Daniel J. Bernstein

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Daniel J. Bernstein (known among users of his software and members of his mailing lists as simply "djb") is a professor at the University of Illinois at Chicago, a mathematician, a cryptologist, and a programmer, noted as the author of the computer software qmail and djbdns.

  • "The great thing about attackers is that there are so many to choose from!" [1]
  • "I like it." (when asked why he always dresses in black) [2]

On testing

  • "Of course, the test difficulty depends on what you're doing, and on how you're doing it. I'm constantly asking "How much would I have to screw this up to write an incorrect function that passes these simple tests?" Occasionally the answer is "Not much," so I'll throw the code away and start over. It was probably perfect code, but that's not good enough." [3]
  • "I often see people saying 'Nobody has produced an invulnerable software system; therefore, nobody will ever produce an invulnerable software system.'

    "By the same bogus reasoning, nobody will ever reach Mars; nobody will ever find MD5 collisions; nobody will ever cure cancer; nobody will ever prove the Poincare conjecture; nobody will ever clone a human; nobody will ever build a 1GHz CPU; nobody will ever find SHA-1 collisions; nobody will ever break the sound barrier; etc." (15 January 2005) [4]

  • "So it's tempting to incorporate a smaller resolver library into qmail. [...] I'd no longer be able to blame the BIND authors and vendors for the fact that attackers can easily use DNS to steal mail." [From the file "THOUGHTS" of the qmail distribution]

djb-isms

Bernstein is well-known for his debating style on various electronic fora. He does not suffer fools gladly, and in refuting them, has produced many a turn of phrase found by others to be amusing or pithy. A selection of quotations from his messages to various mailing lists in 1997 follows.

  • Just because it's automatic doesn't mean it works.
  • Anyway, I'm interested in what works, not in philosophical bullshit.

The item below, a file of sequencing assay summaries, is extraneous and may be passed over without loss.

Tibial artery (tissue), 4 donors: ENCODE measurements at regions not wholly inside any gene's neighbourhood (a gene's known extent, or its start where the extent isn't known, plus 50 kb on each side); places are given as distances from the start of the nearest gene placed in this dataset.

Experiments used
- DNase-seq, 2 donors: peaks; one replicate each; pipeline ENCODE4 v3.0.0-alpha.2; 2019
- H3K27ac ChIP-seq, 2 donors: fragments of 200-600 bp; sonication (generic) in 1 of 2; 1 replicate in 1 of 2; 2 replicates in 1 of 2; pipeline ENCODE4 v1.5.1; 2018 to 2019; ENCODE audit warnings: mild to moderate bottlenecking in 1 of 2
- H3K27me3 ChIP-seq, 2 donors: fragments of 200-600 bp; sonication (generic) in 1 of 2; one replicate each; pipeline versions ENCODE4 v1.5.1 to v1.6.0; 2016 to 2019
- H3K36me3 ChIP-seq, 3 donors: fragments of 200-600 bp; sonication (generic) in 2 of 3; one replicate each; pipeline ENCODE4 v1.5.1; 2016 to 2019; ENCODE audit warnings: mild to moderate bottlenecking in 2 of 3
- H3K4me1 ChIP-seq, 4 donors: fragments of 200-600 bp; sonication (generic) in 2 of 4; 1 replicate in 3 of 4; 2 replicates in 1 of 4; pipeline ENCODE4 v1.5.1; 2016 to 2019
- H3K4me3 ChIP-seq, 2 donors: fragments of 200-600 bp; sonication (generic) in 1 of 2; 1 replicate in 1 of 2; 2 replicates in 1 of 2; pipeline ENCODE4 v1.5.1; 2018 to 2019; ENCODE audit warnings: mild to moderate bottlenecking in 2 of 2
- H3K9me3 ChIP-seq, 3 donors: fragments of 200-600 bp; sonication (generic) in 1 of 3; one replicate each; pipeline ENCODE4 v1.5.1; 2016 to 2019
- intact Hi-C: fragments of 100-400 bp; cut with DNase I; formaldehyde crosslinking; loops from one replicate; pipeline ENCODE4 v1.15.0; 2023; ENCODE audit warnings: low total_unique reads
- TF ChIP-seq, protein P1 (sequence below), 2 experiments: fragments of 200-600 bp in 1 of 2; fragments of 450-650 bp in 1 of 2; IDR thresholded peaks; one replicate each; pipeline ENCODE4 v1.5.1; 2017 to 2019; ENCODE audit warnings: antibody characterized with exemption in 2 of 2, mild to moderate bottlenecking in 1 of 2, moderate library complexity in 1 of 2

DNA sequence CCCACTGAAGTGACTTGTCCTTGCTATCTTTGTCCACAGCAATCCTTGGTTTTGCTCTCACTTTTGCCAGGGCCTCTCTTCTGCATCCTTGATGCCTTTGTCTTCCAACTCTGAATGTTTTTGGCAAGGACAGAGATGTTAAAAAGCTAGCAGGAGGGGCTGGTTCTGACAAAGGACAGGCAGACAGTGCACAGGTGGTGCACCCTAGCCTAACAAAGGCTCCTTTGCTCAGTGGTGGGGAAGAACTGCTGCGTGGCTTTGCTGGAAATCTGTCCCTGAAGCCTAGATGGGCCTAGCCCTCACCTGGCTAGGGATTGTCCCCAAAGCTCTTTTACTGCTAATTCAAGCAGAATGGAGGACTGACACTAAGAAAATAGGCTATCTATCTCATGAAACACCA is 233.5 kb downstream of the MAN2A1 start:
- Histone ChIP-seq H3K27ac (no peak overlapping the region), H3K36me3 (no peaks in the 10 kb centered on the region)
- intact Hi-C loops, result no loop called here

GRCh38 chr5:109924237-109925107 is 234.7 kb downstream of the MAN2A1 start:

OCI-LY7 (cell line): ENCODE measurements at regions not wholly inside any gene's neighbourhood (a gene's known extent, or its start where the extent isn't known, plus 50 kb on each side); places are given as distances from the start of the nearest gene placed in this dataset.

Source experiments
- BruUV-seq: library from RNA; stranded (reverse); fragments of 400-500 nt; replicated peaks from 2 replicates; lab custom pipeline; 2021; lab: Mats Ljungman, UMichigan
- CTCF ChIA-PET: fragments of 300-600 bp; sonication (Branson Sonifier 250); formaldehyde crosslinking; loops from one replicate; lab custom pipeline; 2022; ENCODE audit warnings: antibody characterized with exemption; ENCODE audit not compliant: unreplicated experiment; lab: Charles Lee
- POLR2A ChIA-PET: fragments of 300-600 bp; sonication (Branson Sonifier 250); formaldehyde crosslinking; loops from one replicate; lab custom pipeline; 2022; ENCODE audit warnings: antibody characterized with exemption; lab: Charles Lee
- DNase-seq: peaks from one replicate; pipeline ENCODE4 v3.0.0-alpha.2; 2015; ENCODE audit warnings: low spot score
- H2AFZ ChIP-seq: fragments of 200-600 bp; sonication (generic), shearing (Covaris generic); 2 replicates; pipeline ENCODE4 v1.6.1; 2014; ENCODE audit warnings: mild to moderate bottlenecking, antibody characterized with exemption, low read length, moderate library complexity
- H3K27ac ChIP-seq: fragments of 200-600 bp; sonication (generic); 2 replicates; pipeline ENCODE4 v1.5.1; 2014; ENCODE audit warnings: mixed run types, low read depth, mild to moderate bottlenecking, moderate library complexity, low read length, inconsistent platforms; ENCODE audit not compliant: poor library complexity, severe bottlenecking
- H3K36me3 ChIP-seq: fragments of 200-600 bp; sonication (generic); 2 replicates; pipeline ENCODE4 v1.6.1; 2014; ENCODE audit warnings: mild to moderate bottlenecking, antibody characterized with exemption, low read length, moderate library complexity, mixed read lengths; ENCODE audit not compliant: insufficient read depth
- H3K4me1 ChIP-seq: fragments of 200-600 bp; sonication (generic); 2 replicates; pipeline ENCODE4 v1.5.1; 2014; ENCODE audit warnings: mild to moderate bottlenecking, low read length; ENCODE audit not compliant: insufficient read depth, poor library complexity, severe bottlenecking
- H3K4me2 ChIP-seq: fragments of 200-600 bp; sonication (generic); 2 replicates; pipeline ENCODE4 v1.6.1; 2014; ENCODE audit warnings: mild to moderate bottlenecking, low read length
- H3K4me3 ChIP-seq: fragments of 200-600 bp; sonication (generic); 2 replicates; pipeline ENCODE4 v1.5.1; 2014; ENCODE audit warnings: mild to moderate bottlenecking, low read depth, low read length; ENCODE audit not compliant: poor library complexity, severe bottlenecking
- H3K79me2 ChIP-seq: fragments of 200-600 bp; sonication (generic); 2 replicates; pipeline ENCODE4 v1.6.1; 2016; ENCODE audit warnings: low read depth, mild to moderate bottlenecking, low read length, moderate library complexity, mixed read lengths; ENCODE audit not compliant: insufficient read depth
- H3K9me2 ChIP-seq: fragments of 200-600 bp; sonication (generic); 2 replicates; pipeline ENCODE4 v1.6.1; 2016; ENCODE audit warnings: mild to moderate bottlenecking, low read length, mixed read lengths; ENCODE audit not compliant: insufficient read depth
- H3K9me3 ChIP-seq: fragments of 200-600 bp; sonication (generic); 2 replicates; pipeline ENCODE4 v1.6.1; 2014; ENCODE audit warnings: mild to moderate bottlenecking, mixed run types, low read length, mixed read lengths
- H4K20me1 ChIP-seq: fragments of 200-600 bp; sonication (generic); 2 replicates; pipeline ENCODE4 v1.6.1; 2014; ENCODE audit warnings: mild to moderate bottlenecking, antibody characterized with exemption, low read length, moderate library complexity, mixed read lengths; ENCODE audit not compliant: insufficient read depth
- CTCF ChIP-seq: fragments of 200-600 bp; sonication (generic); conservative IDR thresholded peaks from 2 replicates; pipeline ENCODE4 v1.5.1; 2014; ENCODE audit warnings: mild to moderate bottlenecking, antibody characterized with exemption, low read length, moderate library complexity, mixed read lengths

• (In response to another poster's assertion that "As today's unices are very stable, crashing operating systems are not an issue.") Don't be silly. Every minute there's a UNIX system crashing somewhere.
  • There's an engineering term for systems like that: "garbage".
  • I'm not interested in security through obscurity. I want real security mechanisms, solutions that work for _everybody_. Yes, that's a lot more difficult than randomly blowing away "suspicious" portions of the Internet mail infrastructure, but it's the Right Thing To Do.
  • Be careful what you wish for you just might get it.
  • That section of the fetchmail man page is wild speculation; it has never had any relation to reality.
  • From a security perspective, if you're connected, you're screwed.
  • I don't care where you think your resources are going. If you know, show me the measurements. If you don't, stop wasting my time.
  • CAPS has surpassed ETRN in the "Most absurd use of port 25" contest.
  • Some parts of RFC 821 are simply too absurd to tolerate.
  • Make up your mind. Do you want to declare that your filters are effective, or do you want to find out how effective they actually are?
  • In general, the Internet was not designed to accommodate deliberate failures to communicate.
  • (In response to another poster's assertion that Windows NT is easier to configure than an otherwise-similar Unix system) Indeed. With NT, I can usually see in a matter of minutes that what I'm trying to do simply can't be done with the available software.
  • Profile. Don't speculate.
  • Compression saves bandwidth. What a surprise.
  • I don't have much respect for the people who run the Internet, but as a practical matter there are certain lines that can't be crossed without their approval.
  • The average user doesn't give a damn what happens, as long as (1) it works and (2) it's fast.
  • I'm not saying that this is how things should be. I'm saying that this is how things are.
  • I do engineering, not religion.
  • Duh-duh-duh... Buffer Overflow!
  • I thank God for not making me a computer scientist.
  • It seems some people do not have atomically synchronized watches and some do
  • I will be starting the lecture in SEVEN ... SIX ... FIVE ... ...
  • This is UNIX. Stop acting so helpless!
  • The new glue is, unfortunately, ignored by recent versions of the BIND cache; the detailed technical explanation for this is that the BIND company is a bunch of idiots.
  • I have discovered that there are two types of command interfaces in the world of computing: good interfaces and user interfaces. Source
  • Unless you have a hundred unanswered questions in your mind you haven't read enough...

External links

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